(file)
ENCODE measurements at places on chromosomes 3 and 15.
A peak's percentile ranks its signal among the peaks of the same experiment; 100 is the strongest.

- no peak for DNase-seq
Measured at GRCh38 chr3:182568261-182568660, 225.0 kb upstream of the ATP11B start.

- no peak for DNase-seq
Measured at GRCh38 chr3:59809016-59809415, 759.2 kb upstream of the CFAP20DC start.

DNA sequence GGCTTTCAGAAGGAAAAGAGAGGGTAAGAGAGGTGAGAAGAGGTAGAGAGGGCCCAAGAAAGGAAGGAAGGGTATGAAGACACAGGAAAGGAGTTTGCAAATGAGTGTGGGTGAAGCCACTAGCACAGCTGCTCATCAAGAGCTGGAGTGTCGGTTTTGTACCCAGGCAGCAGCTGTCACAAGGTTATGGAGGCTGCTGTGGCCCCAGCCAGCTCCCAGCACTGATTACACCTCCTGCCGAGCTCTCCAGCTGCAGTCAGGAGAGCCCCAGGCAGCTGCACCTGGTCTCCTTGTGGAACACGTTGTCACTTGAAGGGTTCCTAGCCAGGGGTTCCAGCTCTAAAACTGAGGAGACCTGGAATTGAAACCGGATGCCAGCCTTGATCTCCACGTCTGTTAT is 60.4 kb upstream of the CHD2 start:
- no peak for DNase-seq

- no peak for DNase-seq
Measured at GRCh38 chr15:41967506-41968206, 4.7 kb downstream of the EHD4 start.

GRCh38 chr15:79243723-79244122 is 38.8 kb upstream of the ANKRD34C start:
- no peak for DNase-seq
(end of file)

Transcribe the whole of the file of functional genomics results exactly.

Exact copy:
ENCODE measurements at places on chromosomes 3 and 15.
A peak's percentile ranks its signal among the peaks of the same experiment; 100 is the strongest.

- no peak for DNase-seq
Measured at GRCh38 chr3:182568261-182568660, 225.0 kb upstream of the ATP11B start.

- no peak for DNase-seq
Measured at GRCh38 chr3:59809016-59809415, 759.2 kb upstream of the CFAP20DC start.

DNA sequence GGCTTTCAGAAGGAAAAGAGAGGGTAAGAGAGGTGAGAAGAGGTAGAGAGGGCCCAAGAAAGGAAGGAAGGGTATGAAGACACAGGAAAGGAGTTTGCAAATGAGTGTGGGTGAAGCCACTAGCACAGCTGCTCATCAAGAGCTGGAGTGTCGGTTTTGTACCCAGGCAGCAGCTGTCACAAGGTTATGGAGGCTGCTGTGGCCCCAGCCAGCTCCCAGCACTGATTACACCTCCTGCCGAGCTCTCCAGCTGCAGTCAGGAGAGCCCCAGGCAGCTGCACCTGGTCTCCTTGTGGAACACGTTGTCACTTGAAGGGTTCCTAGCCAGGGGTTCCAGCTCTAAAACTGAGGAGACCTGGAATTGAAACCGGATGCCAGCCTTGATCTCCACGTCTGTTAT is 60.4 kb upstream of the CHD2 start:
- no peak for DNase-seq

- no peak for DNase-seq
Measured at GRCh38 chr15:41967506-41968206, 4.7 kb downstream of the EHD4 start.

GRCh38 chr15:79243723-79244122 is 38.8 kb upstream of the ANKRD34C start:
- no peak for DNase-seq